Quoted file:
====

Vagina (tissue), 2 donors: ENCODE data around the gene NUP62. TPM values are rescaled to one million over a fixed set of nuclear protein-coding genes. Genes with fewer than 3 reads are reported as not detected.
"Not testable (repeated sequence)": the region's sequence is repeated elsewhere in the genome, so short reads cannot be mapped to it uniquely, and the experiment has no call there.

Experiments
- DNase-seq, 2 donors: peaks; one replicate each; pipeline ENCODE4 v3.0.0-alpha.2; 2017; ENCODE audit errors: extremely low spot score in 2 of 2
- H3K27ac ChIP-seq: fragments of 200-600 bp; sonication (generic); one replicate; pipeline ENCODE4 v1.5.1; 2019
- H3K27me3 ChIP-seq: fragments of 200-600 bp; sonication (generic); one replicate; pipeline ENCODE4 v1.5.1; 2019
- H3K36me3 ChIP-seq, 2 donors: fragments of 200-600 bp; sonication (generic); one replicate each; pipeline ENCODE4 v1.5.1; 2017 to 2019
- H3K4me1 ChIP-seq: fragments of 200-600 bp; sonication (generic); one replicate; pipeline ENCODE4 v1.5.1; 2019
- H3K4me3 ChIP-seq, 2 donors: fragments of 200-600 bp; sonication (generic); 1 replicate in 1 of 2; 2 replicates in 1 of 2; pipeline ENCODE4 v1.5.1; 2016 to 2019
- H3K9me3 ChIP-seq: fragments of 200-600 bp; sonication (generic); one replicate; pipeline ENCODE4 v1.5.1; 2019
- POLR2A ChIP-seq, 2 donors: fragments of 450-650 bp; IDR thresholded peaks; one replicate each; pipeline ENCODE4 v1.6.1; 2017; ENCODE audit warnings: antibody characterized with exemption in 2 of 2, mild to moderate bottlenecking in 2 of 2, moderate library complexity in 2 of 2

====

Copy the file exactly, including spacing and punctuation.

Vagina (tissue), 2 donors: ENCODE data around the gene NUP62. TPM values are rescaled to one million over a fixed set of nuclear protein-coding genes. Genes with fewer than 3 reads are reported as not detected.
"Not testable (repeated sequence)": the region's sequence is repeated elsewhere in the genome, so short reads cannot be mapped to it uniquely, and the experiment has no call there.

Experiments
- DNase-seq, 2 donors: peaks; one replicate each; pipeline ENCODE4 v3.0.0-alpha.2; 2017; ENCODE audit errors: extremely low spot score in 2 of 2
- H3K27ac ChIP-seq: fragments of 200-600 bp; sonication (generic); one replicate; pipeline ENCODE4 v1.5.1; 2019
- H3K27me3 ChIP-seq: fragments of 200-600 bp; sonication (generic); one replicate; pipeline ENCODE4 v1.5.1; 2019
- H3K36me3 ChIP-seq, 2 donors: fragments of 200-600 bp; sonication (generic); one replicate each; pipeline ENCODE4 v1.5.1; 2017 to 2019
- H3K4me1 ChIP-seq: fragments of 200-600 bp; sonication (generic); one replicate; pipeline ENCODE4 v1.5.1; 2019
- H3K4me3 ChIP-seq, 2 donors: fragments of 200-600 bp; sonication (generic); 1 replicate in 1 of 2; 2 replicates in 1 of 2; pipeline ENCODE4 v1.5.1; 2016 to 2019
- H3K9me3 ChIP-seq: fragments of 200-600 bp; sonication (generic); one replicate; pipeline ENCODE4 v1.5.1; 2019
- POLR2A ChIP-seq, 2 donors: fragments of 450-650 bp; IDR thresholded peaks; one replicate each; pipeline ENCODE4 v1.6.1; 2017; ENCODE audit warnings: antibody characterized with exemption in 2 of 2, mild to moderate bottlenecking in 2 of 2, moderate library complexity in 2 of 2